Monday 20 November 2017

Emergency powers will bypass planning to ease house crisis

Housing minister Simon Coveney. Photo: Douglas O'Connor
Housing minister Simon Coveney. Photo: Douglas O'Connor
Paul Melia

Paul Melia

Housing Minister Simon Coveney plans to introduce emergency legislation to enable city and county managers fast-track the planning process for social housing projects.

In an interview with the Irish Independent, the minister said he was planning new rules to reduce the public consultation period from eight weeks to four, and to give managers the power to approve projects without the need to secure the support of councillors.

He also plans to deliver 1,000 modular homes - double the current target - as part of efforts to provide units as quickly as possible. He is also considering using State-owned lands, including sites owned by Irish Rail in Dublin and Cork, to deliver housing.

But he does not expect to see an increase in the number of homes being completed this year, despite delivery being well below the level needed to meet demand. Last year, just over 12,600 homes were completed across the country, far short of the 25,000 to 30,000 required.

"Last year the figure [for completions] was partly due to unfinished housing estates and apartment blocks being finished," he said. "Even to get to that figure for this year is going to be difficult. I think you'll see a lot of housing activity this year, but not necessarily in terms of completions."

In a wide-ranging interview, Mr Coveney, pictured right, said tackling the housing and homelessness crisis was the "most important" challenge for the Government.

"It isn't acceptable that we don't have enough homes for the families which live in Ireland," he said. "Rental prices are increasing, and house prices are rising. There is a broken market where many people cannot find a house, and that's why we have nearly 1,000 families in emergency accommodation.

"Dublin City Council will spend around €46m on hotel rooms this year, and if that's not an example of a broken system, I don't know what is."

He said there was an emergency housing situation in Dublin, Cork and the other cities that needed an "appropriate sense of urgency".

Chief executives, or managers, of the 31 local authorities have been told to report back in 10 days with a strategy for the next six months on increasing output, including providing housing "using measures that normally wouldn't be used".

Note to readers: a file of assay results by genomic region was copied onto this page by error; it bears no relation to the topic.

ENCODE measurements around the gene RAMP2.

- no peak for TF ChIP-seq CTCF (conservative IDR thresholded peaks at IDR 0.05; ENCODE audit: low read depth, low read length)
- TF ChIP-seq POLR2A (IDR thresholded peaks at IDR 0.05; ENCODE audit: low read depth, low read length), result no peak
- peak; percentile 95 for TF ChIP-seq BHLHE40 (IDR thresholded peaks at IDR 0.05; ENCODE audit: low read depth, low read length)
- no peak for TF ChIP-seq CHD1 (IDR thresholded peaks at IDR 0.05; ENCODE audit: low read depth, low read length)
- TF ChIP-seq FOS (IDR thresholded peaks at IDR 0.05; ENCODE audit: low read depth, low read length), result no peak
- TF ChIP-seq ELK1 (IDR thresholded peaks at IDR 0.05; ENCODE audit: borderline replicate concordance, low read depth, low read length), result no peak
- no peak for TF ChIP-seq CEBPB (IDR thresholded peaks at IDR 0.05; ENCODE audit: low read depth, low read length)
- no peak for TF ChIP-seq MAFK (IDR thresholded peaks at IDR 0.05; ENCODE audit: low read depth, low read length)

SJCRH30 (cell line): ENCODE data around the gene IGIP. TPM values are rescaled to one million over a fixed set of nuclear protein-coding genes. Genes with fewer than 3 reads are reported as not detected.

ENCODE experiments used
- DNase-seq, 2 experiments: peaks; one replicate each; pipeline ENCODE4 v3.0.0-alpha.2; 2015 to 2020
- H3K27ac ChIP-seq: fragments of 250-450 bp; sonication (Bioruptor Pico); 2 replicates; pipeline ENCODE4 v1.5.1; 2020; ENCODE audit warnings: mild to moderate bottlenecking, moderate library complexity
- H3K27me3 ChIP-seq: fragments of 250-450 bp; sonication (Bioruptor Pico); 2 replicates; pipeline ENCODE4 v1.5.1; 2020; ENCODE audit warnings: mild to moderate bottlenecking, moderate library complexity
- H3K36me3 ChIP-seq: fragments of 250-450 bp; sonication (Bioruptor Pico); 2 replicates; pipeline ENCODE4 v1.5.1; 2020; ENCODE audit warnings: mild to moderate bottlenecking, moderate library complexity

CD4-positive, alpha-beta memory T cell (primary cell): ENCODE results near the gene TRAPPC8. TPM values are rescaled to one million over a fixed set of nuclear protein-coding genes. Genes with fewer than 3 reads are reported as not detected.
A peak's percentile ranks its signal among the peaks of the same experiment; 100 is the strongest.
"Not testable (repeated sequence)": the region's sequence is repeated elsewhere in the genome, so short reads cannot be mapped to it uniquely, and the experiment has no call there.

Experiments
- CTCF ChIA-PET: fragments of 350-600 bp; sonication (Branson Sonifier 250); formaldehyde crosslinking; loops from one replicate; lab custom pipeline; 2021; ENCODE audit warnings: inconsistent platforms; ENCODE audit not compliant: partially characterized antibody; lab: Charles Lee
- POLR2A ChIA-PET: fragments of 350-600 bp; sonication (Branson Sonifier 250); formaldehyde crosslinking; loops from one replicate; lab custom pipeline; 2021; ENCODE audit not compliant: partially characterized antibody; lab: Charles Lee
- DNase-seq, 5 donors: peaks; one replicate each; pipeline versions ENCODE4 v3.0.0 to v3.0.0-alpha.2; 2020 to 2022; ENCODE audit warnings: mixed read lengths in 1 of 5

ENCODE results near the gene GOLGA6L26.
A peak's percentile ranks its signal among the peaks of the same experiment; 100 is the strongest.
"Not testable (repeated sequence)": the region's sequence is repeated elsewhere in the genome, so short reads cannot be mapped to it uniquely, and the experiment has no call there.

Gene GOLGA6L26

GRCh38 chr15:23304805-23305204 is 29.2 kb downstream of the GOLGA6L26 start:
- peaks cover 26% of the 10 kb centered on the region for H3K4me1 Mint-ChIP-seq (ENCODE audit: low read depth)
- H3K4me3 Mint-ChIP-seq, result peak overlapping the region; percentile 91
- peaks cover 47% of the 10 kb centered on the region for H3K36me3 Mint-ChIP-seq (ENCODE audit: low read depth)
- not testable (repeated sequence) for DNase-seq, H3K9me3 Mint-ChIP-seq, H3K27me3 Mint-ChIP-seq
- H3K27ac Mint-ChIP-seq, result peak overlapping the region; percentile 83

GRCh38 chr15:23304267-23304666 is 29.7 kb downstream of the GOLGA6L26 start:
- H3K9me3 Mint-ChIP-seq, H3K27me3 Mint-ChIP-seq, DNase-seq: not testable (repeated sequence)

"That means using emergency powers to effectively bypass planning on publicly owned land, using rapid house building technology, using an infrastructure fund to open up sites, or [using] the State's land bank to get building under way," he said.

Social housing is delivered using the Part 8 planning process, which involves a public consultation period of eight weeks. While emergency powers exist to fast-track this process, the minister said some chiefs would be "uncomfortable" using them and so he was planning to introduce a statutory instrument to change the Part 8 process for a temporary period of up to two years. The public consultation period would be reduced to four weeks, after which the CEOs would make a decision. This would allow decisions to be made "in a shorter time without getting approval from councillors", he said.

"There is not the sense of urgency that is required to respond to this issue, with some exceptions. Some of the areas where we are proposing to put more social housing may be controversial politically and the council will refuse to go through unless all the issues are addressed.

"That process is appropriate in terms of normal house building and delivery, but we need a sharp injection of urgency to build new social housing quickly," said Mr Coveney. "We have a national emergency. I want a mix of private development with social housing so we're creating sustainable communities. My job is to remove the barriers which [are] slowing progress."

He also revealed:

  • The Government plans to deliver 1,000 modular or rapid build homes, up from the previous target of 500.
  • An infrastructure fund will be put in place to open up sites and provide roads, water, power or other services where needed.
  • State-owned land will also be used to get building under way. This includes sites owned by Irish Rail in Cork and Dublin and land owned by port authorities or other agencies. But a mechanism will have to be developed to give councils access to the land.

The minister also ruled out introducing rent controls until there was a "sufficient supply" of homes, saying that controls could affect construction.

He said that the NTMA or Ireland Strategic Investment Fund could provide lower-cost housing loans to local authorities to be repaid over a longer period of time, but this was "far from being a done deal".

Irish Independent

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